8The CIPA disclosure requirements are not intended to replace the need to include important greenhouse gas emission impacts in Regulatory Impact Statements, or better business case analysis in situations where these Cabinet requirements apply. Where the proposal is regulatory in nature, agencies will also need to complete an Impact Analysis process confirmation form. A document containing both the RIS form and the CIPA early engagement form can be found on the Treasury website[2].

9Government agency use of the calculation tool (which is included as part of the CIPA toolkit, explained further in paragraphs 21-23), should help to ensure that any emissions identified in those documents are more robustly estimated. CIPA disclosure sheets will complement the information in Regulatory Impact Statements and similar documents by highlighting the key emissions information that might otherwise be hard to find in the other documents.

Where the CIPA applies

10Many policy proposals presented to Cabinet will not require a CIPA disclosure. A CIPA disclosure is only required for those policy options or proposals where:

10.1decreasing greenhouse gas emissions has been identified as a key policy objective; or

10.2the direct impact on greenhouse gas emissions is likely to be equal to or above 0.5 million tonnes CO2-e within the first ten years of the proposal period; or

10.3the direct impact on greenhouse gas emissions is likely to be equal to or above 3 million tonnes of CO2-e within the first 30 years of the proposal period for forestry related proposals.

11These emissions thresholds are lower than the emissions threshold that was applied for the first phase of CIPA of 250,000 tonnes of CO2-e per annum (from 1 November 2019 to 29 June 2020).

Relevant gases and sectors

12Where a CIPA disclosure is required due to a proposal meeting the requirements referred to in paragraph 10 above, the disclosure must detail the particular greenhouse gases and sources of greenhouse gas emissions identified, defined and included in New Zealand's Greenhouse Gas Inventory[3].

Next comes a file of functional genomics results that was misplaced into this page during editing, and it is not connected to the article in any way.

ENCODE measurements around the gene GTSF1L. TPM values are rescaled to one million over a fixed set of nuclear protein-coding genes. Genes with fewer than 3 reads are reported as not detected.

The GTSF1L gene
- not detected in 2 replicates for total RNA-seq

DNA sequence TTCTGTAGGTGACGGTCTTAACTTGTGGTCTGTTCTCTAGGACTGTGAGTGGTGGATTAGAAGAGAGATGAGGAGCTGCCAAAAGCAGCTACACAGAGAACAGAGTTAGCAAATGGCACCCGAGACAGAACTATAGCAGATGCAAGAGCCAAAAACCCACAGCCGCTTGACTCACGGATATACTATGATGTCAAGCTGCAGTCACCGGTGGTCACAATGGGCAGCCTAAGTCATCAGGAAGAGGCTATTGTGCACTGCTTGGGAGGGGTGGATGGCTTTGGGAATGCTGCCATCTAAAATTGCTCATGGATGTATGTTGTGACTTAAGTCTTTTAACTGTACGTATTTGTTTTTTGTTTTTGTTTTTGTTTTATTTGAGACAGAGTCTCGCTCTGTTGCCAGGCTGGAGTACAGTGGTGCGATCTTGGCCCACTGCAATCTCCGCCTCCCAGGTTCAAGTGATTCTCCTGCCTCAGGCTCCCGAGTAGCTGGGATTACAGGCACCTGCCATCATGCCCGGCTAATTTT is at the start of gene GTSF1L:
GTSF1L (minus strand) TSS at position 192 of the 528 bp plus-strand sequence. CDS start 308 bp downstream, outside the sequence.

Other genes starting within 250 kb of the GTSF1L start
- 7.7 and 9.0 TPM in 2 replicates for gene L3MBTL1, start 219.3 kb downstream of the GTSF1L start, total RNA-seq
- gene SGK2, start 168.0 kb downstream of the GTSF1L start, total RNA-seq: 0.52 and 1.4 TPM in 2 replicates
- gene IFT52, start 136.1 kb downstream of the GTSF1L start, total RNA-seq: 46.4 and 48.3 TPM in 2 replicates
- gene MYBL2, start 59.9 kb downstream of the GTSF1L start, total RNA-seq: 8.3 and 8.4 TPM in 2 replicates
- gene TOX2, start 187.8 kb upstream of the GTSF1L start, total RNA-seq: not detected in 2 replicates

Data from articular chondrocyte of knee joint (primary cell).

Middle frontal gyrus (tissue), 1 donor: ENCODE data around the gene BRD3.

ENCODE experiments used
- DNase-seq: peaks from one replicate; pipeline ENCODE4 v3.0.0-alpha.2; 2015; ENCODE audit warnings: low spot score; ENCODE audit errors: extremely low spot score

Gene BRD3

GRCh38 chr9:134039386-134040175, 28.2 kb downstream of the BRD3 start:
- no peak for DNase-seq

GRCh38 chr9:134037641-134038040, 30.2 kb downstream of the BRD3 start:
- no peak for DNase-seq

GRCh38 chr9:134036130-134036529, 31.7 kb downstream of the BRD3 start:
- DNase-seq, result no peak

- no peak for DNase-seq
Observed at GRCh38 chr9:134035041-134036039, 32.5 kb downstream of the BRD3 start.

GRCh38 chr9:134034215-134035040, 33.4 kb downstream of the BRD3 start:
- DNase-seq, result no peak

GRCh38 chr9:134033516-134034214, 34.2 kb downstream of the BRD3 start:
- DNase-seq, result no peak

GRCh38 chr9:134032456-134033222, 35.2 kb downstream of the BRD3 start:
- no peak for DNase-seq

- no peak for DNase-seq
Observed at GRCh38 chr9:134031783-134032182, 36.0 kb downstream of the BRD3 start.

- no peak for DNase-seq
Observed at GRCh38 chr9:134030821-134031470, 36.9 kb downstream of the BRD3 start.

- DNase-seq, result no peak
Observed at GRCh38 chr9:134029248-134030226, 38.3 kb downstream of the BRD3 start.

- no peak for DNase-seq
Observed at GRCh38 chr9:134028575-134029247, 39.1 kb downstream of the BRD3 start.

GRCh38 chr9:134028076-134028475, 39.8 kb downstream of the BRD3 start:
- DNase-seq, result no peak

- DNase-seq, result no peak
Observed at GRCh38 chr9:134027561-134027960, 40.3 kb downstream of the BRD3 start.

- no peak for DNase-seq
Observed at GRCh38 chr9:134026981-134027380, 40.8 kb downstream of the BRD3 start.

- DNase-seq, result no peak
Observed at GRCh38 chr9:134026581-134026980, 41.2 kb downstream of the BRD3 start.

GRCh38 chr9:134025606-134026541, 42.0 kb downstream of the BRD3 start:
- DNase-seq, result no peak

13The types of emissions, to be reported as carbon dioxide equivalent, are:

13.1carbon dioxide;


13.3nitrous oxide; and

13.4fluorinated gases.

14Disclosure should particularly be considered for proposals which involve the sectors below, as they are more likely to meet the criteria in paragraph 10:





14.5waste; and

14.6land use, land use change and forestry.


  1. [3] New Zealand's Greenhouse Gas Inventory is the official annual estimate of all greenhouse gas emissions and removals generated in New Zealand by human activities, prepared and reported in accordance with the United Nations Framework Convention on Climate Change. Follow this link for more information:

Types of Impacts

15The required disclosure only needs to cover the expected direct emission impacts. However, agencies may choose to identify and calculate any further indirect impacts on emissions.

Direct impacts

16"Direct" emission impacts result from the implementation of a proposed decision or policy. These emission impacts come from attributable and easily identifiable sources related to the policy or proposal. Direct emissions can be further categorised as: